3. Furniture give-away, furniture purchase.  Pieces I associated with bad memories have been thoughtfully given away which then changes their memory to the positive and those pieces have been replaced with new purchases.  Or, adding to existing collection(s).

    Added new pieces in hubby’s memory

  4. Removed doors, three of them last week in an effort to gain light and space within my living space.  Light and space gives me a sense of freedom and tranquility.

    glass door knob-8 paneled doors, on a pallet in the basement

  5. Repaired old favorite keepsakes.  Over time, things would need repair and get forgotten, at least in our household.  Ex.  When cleaning out the basement, I have found two such lamps and now, after repair, are fabulous keepsakes and reminders of our 35 years together and how/why/when these particular items came to us.
  6. Out of a massive collection of photos we have (we all have), I have framed and put out only a few around the house, but in prominent places. It really becomes the location of the photo, rather than the quantity (which I think can be annoying) that makes the statement.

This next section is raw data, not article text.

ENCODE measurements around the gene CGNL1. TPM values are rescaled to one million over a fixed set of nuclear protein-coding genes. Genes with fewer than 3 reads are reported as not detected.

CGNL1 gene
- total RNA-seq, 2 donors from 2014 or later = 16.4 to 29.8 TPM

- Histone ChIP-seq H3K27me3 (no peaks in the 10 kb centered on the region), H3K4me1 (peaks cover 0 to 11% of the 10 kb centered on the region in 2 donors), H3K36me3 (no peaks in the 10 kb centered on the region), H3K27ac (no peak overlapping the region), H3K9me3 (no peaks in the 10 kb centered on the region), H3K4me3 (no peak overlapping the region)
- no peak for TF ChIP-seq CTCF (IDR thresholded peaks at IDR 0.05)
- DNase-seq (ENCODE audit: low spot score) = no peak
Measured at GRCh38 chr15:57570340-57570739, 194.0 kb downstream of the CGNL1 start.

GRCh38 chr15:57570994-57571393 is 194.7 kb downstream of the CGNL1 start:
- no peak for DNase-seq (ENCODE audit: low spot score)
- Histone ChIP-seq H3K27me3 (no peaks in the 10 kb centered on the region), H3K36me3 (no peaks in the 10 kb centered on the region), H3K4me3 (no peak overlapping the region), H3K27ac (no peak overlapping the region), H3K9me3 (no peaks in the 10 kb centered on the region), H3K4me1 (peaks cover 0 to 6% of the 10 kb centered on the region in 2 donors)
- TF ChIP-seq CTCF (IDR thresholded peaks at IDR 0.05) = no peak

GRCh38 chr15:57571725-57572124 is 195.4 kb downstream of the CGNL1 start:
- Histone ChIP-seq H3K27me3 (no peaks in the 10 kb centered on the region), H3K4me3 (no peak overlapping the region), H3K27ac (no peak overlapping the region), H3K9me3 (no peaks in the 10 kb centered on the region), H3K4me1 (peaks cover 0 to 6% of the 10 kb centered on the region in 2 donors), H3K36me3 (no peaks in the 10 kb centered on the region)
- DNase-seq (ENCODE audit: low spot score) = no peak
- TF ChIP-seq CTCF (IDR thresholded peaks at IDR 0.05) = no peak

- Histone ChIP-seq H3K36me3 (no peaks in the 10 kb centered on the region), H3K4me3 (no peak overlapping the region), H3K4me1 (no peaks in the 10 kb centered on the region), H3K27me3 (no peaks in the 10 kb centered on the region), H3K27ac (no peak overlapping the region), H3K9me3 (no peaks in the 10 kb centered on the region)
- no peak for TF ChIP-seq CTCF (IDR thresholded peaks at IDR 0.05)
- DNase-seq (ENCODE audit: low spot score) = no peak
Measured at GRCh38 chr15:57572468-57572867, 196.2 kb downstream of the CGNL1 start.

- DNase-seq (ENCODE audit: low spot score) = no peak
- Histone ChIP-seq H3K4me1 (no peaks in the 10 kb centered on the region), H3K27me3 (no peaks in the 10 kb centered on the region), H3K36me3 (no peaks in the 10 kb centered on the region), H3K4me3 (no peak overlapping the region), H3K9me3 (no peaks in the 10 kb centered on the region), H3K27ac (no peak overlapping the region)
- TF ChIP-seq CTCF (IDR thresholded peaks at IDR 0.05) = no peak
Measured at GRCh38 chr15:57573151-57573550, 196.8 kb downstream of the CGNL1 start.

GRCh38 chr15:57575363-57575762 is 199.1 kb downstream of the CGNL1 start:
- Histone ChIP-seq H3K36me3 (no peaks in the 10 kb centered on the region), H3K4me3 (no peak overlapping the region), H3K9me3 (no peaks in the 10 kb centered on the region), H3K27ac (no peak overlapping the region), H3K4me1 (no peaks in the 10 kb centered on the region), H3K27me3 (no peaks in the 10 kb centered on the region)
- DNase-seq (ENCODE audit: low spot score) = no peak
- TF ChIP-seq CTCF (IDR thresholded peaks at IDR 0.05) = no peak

7. Finding NEW activities with no associations to the past and for the purpose of meeting people.  Ex.  agility training with Lady (now into the 5th class) and joining a team constructing a new build for Habitat for Humanity (I am now the proud owner of steel-toe boots).
  8. Asking for and accepting help from neighbors.  Ex.  How to add water to the boiler, fire alarm issue, rules for garbage vs. trash in our Village
  9. Out of my control but very noticeable and appreciated is the continual support of family.  Ex.  daughter making short jaunts back home,  step-son sending texts,  sisters-in-law emails, flowers being sent from dear hubby’s family members (just received yesterday).  This continuation of including me into the family fold is imperative and what I am most Thankful for this season.
  10. Grief counseling/groups of all kinds.  Hospice follows up with the family 13 months after the death of the loved one.  I am taking advantage of this opportunity.  There are groups for specific loss as well as generic loss/relation.
  11. Crying.
  12. Accepting.
  13. Finding that sense of humor, again.

    teasing gullible daughter about some knitting needles